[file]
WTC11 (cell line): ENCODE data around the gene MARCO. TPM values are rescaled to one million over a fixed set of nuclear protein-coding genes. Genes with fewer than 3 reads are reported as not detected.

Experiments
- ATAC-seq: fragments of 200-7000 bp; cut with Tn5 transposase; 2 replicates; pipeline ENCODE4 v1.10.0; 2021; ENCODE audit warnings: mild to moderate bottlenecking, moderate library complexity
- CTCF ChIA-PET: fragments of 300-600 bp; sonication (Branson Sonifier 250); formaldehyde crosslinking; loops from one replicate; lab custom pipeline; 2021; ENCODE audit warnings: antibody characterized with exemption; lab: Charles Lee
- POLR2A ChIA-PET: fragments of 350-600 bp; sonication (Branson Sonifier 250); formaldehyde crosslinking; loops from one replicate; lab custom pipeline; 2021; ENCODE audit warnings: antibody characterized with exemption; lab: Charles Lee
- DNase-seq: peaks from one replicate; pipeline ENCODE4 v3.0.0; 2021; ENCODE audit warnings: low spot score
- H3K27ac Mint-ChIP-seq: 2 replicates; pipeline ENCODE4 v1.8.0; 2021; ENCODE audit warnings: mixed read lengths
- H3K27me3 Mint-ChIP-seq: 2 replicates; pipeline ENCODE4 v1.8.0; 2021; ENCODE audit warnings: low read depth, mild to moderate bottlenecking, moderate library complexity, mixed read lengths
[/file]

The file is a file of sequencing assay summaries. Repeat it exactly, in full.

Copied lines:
WTC11 (cell line): ENCODE data around the gene MARCO. TPM values are rescaled to one million over a fixed set of nuclear protein-coding genes. Genes with fewer than 3 reads are reported as not detected.

Experiments
- ATAC-seq: fragments of 200-7000 bp; cut with Tn5 transposase; 2 replicates; pipeline ENCODE4 v1.10.0; 2021; ENCODE audit warnings: mild to moderate bottlenecking, moderate library complexity
- CTCF ChIA-PET: fragments of 300-600 bp; sonication (Branson Sonifier 250); formaldehyde crosslinking; loops from one replicate; lab custom pipeline; 2021; ENCODE audit warnings: antibody characterized with exemption; lab: Charles Lee
- POLR2A ChIA-PET: fragments of 350-600 bp; sonication (Branson Sonifier 250); formaldehyde crosslinking; loops from one replicate; lab custom pipeline; 2021; ENCODE audit warnings: antibody characterized with exemption; lab: Charles Lee
- DNase-seq: peaks from one replicate; pipeline ENCODE4 v3.0.0; 2021; ENCODE audit warnings: low spot score
- H3K27ac Mint-ChIP-seq: 2 replicates; pipeline ENCODE4 v1.8.0; 2021; ENCODE audit warnings: mixed read lengths
- H3K27me3 Mint-ChIP-seq: 2 replicates; pipeline ENCODE4 v1.8.0; 2021; ENCODE audit warnings: low read depth, mild to moderate bottlenecking, moderate library complexity, mixed read lengths